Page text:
Religion And Politics

How politics is influenced by religion.

From time to time there are calls that religion and politics in the UK should be separated. Historically they have always been combined and if we go back to biblical times they are inseparable. It is not possible to completely divorce religion from from politics.

It has been suggested that, like in America, there should be a separation between the church and the state in the UK but, also like in America, such separation does not keep religion out of politics. It is no barrier.

It impossible to totally remove the influence of religion from politics, when some of the peoples representatives, elected or appointed, have particular religious beliefs. An analogy might be a divorced marriage. Although the couple are separated, their actions still impact upon each other.

Some might argue that the only true separation that might be possible is an atheist state, but this is a spurious argument. Atheism is non belief in a deity, or put another way belief in no deity. Some atheism is more aggressive, deliberately acting against religions, it is; less tolerant to religions than some religions are to each other, though I realise there are intolerant extremists in every religion. This atheism too is political and cannot be dismissed.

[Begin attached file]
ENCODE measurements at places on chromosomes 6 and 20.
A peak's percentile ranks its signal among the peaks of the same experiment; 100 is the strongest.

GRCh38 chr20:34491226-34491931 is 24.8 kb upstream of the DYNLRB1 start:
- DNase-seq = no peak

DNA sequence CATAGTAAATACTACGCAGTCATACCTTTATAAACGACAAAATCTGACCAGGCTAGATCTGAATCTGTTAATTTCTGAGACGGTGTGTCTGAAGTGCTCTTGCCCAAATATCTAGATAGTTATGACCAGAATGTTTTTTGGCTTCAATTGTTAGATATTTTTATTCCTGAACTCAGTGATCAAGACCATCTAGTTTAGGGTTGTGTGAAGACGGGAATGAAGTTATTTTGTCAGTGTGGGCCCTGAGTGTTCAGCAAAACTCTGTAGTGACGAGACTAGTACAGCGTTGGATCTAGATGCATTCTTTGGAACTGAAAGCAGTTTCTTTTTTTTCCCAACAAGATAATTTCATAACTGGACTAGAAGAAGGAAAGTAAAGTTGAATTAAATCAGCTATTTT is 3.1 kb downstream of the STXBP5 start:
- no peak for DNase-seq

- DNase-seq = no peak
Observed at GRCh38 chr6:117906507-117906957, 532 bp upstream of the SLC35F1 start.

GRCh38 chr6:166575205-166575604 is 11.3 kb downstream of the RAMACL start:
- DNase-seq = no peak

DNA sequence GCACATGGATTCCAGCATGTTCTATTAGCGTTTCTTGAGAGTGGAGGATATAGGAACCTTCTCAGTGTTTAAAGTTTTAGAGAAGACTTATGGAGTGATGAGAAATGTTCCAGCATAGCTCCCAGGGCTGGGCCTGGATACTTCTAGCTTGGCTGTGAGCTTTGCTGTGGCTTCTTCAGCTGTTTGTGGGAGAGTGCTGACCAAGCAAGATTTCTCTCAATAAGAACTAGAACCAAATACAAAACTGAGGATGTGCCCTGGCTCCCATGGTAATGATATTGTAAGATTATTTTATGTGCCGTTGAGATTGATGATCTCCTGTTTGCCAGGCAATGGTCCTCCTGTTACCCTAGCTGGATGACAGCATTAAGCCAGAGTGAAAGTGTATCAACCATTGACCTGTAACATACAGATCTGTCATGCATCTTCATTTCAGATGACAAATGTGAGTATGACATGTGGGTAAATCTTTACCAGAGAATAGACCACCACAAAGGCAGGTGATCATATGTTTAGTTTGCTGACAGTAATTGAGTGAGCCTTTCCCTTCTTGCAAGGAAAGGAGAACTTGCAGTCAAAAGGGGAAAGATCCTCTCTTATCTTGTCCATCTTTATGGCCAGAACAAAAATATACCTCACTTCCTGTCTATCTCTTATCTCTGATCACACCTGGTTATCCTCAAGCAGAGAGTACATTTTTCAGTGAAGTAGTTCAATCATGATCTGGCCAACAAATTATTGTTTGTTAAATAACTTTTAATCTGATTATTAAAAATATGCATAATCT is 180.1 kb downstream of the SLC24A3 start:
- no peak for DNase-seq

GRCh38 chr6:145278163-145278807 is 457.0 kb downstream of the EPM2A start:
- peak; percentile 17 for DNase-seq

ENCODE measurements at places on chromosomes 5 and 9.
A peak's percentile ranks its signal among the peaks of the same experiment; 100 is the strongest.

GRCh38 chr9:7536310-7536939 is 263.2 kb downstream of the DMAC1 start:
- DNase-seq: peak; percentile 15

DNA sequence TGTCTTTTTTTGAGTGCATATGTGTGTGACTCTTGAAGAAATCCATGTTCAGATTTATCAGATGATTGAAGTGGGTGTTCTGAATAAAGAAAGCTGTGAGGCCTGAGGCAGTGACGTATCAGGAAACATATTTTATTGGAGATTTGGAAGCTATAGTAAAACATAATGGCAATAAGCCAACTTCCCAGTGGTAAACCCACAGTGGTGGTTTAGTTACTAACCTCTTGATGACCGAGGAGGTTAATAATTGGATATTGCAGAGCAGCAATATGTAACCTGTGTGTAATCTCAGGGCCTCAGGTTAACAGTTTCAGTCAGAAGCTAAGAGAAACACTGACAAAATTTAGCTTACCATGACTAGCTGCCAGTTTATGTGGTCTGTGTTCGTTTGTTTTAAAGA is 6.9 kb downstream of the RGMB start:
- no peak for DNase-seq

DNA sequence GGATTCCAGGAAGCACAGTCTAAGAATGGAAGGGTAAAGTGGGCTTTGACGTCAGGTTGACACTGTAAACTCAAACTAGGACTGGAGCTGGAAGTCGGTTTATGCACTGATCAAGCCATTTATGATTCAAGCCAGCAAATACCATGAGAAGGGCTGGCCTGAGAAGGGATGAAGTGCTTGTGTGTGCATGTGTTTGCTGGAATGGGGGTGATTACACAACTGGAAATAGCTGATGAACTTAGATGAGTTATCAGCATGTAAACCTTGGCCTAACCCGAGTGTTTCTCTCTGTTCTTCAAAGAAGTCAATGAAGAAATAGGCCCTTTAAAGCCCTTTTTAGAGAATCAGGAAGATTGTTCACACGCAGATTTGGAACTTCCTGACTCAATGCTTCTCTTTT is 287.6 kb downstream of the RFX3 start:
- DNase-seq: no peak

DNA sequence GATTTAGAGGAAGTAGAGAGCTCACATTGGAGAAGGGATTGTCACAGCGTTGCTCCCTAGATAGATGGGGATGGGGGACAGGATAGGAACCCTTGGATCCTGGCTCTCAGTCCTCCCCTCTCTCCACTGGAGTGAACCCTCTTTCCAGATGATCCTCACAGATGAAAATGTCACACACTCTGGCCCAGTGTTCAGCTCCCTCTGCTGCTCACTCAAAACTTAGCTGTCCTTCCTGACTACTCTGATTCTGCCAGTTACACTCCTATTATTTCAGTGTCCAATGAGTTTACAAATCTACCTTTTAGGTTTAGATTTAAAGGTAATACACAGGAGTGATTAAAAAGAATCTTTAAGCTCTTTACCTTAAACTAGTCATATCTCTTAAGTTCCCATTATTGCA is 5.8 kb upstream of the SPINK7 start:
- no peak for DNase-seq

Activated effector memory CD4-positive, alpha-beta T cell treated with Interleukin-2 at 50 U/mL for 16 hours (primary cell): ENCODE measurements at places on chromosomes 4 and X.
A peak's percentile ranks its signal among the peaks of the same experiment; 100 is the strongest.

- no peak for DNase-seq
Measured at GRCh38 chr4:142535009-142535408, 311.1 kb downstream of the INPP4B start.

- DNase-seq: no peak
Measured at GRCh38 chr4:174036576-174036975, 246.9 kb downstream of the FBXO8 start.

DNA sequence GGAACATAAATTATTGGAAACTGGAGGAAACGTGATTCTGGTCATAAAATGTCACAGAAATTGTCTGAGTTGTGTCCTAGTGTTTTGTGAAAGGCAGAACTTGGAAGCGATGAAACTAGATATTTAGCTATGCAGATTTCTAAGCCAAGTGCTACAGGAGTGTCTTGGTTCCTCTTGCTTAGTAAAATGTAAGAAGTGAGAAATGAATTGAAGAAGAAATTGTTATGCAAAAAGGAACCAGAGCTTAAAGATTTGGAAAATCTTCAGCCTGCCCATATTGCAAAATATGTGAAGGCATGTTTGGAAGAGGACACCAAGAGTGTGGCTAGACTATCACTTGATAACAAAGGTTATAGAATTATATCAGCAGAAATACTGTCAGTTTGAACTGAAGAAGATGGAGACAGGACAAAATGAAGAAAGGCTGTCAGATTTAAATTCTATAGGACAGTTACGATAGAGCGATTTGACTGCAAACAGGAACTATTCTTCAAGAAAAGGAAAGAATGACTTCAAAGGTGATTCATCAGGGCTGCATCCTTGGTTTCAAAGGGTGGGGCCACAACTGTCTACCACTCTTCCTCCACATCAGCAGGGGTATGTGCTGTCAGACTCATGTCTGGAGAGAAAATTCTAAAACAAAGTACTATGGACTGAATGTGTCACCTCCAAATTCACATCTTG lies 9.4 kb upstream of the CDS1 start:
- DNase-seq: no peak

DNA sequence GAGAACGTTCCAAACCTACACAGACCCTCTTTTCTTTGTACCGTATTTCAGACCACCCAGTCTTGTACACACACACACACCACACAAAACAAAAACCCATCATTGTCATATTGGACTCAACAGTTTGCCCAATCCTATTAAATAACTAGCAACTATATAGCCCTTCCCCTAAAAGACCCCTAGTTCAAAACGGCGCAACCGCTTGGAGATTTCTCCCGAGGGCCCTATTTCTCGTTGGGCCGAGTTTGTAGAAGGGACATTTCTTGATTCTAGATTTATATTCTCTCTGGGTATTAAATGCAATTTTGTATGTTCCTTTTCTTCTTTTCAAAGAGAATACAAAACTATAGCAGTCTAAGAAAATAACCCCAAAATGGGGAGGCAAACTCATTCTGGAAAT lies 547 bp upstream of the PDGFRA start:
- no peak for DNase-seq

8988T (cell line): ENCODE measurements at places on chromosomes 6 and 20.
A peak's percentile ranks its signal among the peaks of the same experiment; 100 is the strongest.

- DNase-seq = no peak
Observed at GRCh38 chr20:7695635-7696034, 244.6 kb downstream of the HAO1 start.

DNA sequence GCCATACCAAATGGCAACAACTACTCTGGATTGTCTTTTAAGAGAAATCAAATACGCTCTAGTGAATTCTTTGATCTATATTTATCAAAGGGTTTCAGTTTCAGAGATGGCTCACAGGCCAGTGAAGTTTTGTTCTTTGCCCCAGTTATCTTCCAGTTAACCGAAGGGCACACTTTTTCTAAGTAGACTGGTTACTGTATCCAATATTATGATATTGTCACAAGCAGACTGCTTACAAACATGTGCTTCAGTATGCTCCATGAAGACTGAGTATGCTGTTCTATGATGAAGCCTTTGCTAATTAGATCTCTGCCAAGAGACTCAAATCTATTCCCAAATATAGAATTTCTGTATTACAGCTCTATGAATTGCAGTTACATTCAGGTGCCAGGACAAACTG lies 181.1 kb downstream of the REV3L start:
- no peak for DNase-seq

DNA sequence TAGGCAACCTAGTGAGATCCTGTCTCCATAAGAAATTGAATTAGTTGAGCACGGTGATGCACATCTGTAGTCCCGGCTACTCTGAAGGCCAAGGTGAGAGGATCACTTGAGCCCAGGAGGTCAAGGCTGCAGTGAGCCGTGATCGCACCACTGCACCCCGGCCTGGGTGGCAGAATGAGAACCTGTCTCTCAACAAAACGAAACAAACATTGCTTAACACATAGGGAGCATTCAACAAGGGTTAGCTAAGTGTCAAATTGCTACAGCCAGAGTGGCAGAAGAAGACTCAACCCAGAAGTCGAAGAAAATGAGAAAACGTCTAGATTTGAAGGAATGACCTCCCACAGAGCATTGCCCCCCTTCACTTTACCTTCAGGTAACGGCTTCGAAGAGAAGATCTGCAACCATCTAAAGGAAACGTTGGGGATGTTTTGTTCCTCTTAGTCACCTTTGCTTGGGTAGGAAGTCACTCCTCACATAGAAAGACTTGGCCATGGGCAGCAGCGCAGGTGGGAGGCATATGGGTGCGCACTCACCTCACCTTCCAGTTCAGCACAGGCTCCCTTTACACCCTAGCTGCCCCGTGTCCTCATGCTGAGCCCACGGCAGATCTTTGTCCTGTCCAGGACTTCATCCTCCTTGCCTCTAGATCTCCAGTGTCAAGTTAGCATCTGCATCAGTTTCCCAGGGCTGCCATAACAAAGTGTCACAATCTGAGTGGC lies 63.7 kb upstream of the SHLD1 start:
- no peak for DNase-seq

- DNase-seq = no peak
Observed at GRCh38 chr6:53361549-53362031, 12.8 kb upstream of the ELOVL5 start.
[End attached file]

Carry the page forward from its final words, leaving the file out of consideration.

By acting against religion, atheism is then itself acting like a religion. It is evangelising a belief system, albeit believing that there is no god. Any belief system might be called a religion.

Buddhism has no deity and is called a religion, so why not atheism too? Any belief system could be called a religion. So whilst not believing there is a god, is non-political and less likely to influence thinking, believing there is no god, i.e. atheism, still influences politics.

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